<p>Every XUL document containing a built-in Places view should import the stylesheet <a class="external" href="http://mxr.mozilla.org/mozilla-central/source/browser/components/places/content/places.css" title="http://mxr.mozilla.org/mozilla-central/source/browser/components/places/content/places.css">browser/components/places/content/places.css</a>:</p>
<pre class="brush: xml">&lt;?xml-stylesheet href="chrome://browser/content/places/places.css" ?&gt;
</pre>
<p>It's this stylesheet that binds elements with <code>type</code> attribute equal to "places" to one of the built-in views.</p>
<p>You may also want your view to respond to the built-in context menu and commands such as opening a bookmark, creating a new bookmark, and deleting a bookmark, especially if your view is a tree.  These commands and context menu are contained in overlay <a class="external" href="http://mxr.mozilla.org/mozilla-central/source/browser/components/places/content/placesOverlay.xul" title="http://mxr.mozilla.org/mozilla-central/source/browser/components/places/content/placesOverlay.xul">browser/components/places/content/placesOverlay.xul</a>, so you will need to include it in your XUL:</p>
<pre class="brush: xml">&lt;?xul-overlay href="chrome://browser/content/places/placesOverlay.xul" ?&gt;</pre>
<pre> 
&lt;?xml version="1.0"?&gt;
&lt;?xml-stylesheet href="chrome://global/skin/"?&gt;

&lt;!-- Include the places stylesheet to get the XBL bindings --&gt;
&lt;?xml-stylesheet href="chrome://browser/content/places/places.css"?&gt;

&lt;!-- You can also include the following stylesheet to apply the
     default styling (such as icons) to the tree --&gt;
&lt;?xml-stylesheet href="chrome://browser/skin/places/places.css"?&gt;

&lt;!-- Load the places overlay to include the required JavaScript files 
     as well as the default commands and context menu --&gt;
&lt;?xul-overlay href="chrome://browser/content/places/placesOverlay.xul"?&gt;

&lt;!-- Examples of using the views to display History visits from only today --&gt;

&lt;window xmlns="http://www.mozilla.org/keymaster/gatekeeper/there.is.only.xul"&gt;

  &lt;!-- Tree View --&gt;
  &lt;tree id="myTree"
        type="places" 
        place="place:queryType=0&amp;amp;sort=8&amp;amp;maxResults=10&amp;amp;beginTimeRef=1&amp;amp;beginTime=0"
        height="200px;" width="200px;"&gt;
    &lt;treecols&gt;
      &lt;treecol id="title" flex="1" primary="true"/&gt;
      &lt;treecol id="url" flex="1"/&gt;
    &lt;/treecols&gt;
    &lt;treechildren flex="1"/&gt;
  &lt;/tree&gt;
  
  &lt;!-- Menu View --&gt;
  &lt;menubar&gt;
    &lt;menu id="myMenu" label="My Menu"&gt;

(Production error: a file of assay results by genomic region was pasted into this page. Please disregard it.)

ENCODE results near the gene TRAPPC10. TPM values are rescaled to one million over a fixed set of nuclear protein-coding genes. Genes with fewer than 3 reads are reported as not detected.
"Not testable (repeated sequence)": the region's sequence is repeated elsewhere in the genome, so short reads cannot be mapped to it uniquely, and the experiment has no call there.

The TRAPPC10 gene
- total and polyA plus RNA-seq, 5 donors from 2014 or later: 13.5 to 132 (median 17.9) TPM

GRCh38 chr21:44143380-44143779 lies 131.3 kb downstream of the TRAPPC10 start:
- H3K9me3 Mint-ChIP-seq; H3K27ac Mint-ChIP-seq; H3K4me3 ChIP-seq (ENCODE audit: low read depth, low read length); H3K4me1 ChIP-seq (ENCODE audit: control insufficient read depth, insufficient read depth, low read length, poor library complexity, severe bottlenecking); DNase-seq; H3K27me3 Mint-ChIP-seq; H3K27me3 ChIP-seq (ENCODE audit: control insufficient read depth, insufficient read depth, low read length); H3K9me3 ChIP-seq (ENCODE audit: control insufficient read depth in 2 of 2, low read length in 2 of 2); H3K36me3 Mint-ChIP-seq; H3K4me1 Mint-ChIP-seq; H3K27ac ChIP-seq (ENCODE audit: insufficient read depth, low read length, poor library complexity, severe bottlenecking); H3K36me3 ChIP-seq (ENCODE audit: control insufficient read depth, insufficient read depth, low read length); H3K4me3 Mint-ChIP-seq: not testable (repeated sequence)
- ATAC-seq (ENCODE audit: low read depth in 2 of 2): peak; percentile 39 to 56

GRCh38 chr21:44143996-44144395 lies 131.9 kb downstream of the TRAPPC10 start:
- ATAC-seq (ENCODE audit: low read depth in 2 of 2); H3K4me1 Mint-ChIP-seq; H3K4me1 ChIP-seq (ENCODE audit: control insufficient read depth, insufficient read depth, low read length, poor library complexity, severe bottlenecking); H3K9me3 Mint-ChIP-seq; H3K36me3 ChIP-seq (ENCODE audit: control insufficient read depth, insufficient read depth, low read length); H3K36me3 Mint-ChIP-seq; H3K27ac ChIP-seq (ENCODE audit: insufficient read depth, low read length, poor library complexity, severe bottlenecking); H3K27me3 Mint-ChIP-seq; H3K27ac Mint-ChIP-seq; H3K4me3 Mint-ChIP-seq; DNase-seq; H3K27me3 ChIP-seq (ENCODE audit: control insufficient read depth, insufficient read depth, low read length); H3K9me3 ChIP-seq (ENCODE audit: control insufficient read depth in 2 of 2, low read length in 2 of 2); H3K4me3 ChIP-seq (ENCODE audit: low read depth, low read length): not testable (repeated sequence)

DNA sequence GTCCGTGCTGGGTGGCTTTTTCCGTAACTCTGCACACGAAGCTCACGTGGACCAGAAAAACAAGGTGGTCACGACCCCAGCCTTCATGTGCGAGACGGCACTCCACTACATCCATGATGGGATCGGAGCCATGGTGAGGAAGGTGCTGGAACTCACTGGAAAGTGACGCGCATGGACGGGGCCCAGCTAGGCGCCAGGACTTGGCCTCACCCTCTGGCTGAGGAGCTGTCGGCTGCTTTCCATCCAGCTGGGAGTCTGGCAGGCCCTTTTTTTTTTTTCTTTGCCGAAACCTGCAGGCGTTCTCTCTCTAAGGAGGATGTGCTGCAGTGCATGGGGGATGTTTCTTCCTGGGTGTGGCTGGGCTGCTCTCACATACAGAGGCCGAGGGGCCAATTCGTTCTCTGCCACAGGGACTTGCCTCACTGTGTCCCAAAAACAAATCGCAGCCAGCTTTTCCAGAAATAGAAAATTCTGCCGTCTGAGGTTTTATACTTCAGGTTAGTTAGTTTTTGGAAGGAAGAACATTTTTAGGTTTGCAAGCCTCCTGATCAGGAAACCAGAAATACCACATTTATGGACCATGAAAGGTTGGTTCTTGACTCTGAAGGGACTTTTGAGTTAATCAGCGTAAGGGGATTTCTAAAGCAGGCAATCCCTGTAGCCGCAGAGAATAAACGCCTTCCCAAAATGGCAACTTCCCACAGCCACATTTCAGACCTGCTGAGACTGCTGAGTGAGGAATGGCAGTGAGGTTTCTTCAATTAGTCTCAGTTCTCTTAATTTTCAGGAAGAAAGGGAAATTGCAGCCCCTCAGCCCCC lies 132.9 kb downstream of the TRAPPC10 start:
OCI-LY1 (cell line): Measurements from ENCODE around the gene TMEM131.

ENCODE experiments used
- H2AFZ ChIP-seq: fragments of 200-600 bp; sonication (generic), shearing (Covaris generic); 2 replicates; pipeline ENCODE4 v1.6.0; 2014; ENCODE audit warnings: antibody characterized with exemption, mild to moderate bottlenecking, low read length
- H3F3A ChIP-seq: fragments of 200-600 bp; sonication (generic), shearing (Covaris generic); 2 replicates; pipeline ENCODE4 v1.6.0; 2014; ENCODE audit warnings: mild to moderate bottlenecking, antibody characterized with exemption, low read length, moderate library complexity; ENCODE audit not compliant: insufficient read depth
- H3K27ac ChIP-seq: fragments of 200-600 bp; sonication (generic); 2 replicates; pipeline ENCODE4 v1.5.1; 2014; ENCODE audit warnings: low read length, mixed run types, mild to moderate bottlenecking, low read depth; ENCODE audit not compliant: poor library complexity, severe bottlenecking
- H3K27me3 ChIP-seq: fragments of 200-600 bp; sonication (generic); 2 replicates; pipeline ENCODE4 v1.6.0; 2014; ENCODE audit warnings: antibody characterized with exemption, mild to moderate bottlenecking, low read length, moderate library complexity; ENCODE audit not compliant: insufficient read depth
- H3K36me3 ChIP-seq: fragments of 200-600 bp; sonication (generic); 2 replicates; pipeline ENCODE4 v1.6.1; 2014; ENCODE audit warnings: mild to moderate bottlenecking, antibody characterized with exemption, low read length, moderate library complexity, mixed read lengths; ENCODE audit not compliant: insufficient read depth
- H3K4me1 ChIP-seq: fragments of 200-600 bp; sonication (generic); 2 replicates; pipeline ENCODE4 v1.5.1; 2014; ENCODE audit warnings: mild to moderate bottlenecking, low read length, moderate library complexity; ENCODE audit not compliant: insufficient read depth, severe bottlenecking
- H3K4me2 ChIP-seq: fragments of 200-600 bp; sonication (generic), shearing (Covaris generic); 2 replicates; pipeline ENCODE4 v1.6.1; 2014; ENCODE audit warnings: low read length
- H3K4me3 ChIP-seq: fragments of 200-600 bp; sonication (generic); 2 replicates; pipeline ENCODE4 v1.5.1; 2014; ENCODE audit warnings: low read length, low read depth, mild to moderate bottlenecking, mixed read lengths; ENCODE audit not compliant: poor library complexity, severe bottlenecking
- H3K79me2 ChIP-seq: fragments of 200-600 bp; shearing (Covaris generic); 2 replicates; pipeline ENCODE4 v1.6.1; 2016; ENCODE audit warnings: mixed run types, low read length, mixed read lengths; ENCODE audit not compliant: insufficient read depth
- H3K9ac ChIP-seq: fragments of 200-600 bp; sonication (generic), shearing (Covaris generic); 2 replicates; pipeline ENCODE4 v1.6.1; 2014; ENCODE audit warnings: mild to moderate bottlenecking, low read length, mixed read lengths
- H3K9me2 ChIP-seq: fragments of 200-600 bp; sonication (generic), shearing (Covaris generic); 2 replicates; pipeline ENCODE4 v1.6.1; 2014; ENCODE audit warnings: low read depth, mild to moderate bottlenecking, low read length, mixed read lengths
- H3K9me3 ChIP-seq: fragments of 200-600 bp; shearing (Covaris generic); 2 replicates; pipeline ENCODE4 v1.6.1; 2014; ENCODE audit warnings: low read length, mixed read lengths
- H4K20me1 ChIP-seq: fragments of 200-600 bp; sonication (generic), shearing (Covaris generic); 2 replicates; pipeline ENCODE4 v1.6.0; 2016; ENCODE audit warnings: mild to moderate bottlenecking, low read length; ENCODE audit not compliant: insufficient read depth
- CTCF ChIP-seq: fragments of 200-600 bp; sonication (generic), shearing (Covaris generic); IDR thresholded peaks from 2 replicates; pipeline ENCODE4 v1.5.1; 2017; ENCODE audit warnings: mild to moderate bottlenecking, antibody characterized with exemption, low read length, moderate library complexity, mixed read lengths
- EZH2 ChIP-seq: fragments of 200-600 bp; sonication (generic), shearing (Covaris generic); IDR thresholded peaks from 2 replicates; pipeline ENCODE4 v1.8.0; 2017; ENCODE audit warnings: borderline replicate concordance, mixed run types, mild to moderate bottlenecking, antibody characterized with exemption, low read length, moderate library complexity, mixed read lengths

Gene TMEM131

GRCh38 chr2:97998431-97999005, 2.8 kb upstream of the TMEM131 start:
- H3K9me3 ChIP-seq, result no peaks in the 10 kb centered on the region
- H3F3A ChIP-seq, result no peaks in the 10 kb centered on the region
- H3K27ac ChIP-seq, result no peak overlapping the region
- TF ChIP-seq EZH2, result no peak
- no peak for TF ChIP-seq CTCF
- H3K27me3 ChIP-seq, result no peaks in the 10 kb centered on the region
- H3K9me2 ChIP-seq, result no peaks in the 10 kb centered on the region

&lt;menupopup type="places"
        place="place:queryType=0&amp;amp;sort=8&amp;amp;maxResults=10&amp;amp;beginTimeRef=1&amp;amp;beginTime=0"/&gt;
    &lt;/menu&gt;
  &lt;/menubar&gt;
  
  &lt;!-- Toolbar View --&gt;
  &lt;toolbox&gt;
    &lt;toolbar&gt;
      &lt;toolbaritem id="myToolbaritem"&gt;
        &lt;hbox type="places"
              place="place:queryType=0&amp;amp;sort=8&amp;amp;maxResults=10&amp;amp;beginTimeRef=1&amp;amp;beginTime=0"/&gt;
      &lt;/toolbaritem&gt;
    &lt;/toolbar&gt;
  &lt;/toolbox&gt;
&lt;/window&gt;

</pre>
<p> </p><h3 name="Script_Hookup">Script hookup</h3>
<pre>var view = document.getElementById("your_view");
view.init(null);
view.appendController(PlacesController);
</pre>
<p>The View is initialized with <code>null</code> (the default View Configuration - for options, read <a href="/en/Places/View_Configurations" title="en/Places/View_Configurations">Places:View Configurations</a> for more information on using the ViewConfig object to modify a View's functionality), and the <a href="/En/Places/View_Controller" title="En/Places/View_Controller">Controller</a> is attached. The View is now ready to use.</p>
<h3>The built-in tree view</h3>
<p>Create a tree view by setting attribute <code>type</code> to "places" on a tree element.  The <code>treechildren</code> element should be empty:</p>
<pre class="brush: xml">&lt;tree type="places"&gt;
  &lt;treecols&gt;
    &lt;treecol id="title" flex="1" primary="true" /&gt;
    &lt;treecol id="url" flex="1" /&gt;
  &lt;/treecols&gt;
  &lt;treechildren /&gt;
&lt;/tree&gt;
</pre>
<p><code><span style="font-family: Verdana,Tahoma,sans-serif;">The view</span></code> makes it easy to hook up specific columns of your tree to specific properties of the result.  It does so by recognizing certain magic values of the <code>id</code> attributes on your <code>treecol</code> elements.  A property in the result is bound to a column via that column's <code>id</code> attribute.  For example, by setting a column's <code>id</code> to "title", you tell the view to display the title of the <code>nsINavHistoryResultNode</code> of each row in that column.  The following table shows the mappings between these magic <code>id</code> values and their corresponding <code>nsINavHistoryResultNode</code> properties:</p>
<table border="0" cellspacing="3" style="" width="645"> <tbody> <tr> <td><code><strong>treecol</strong></code><strong> <code>id</code> or </strong><code><strong>anonid</strong></code></td> <td><strong>Corresponding <code>nsINavHistoryResultNode</code> property</strong></td> </tr> <tr> <td>title</td> <td><code>title</code></td> </tr> <tr> <td>url<code><br> </code></td> <td><code>uri</code></td> </tr> <tr> <td>date<code><br> </code></td> <td><code>time</code></td> </tr> <tr> <td>visitCount<code><br> </code></td> <td><code>accessCount</code></td> </tr> <tr> <td>keyword</td> <td>*</td> </tr> <tr> <td>description</td> <td>*</td> </tr> <tr> <td>dateAdded<code><br> </code></td> <td><code>dateAdded</code></td> </tr> <tr> <td>lastModified<code><br> </code></td> <td><code>lastModified</code></td> </tr> <tr> <td>tags<code><br> </code></td> <td><code>tags</code></td> </tr> </tbody>
</table>
<p>*<code>keyword</code> and <code>description</code> are looked up in the Places database using the <code>nsINavHistoryResultNode</code> property <code>itemId</code>. </p>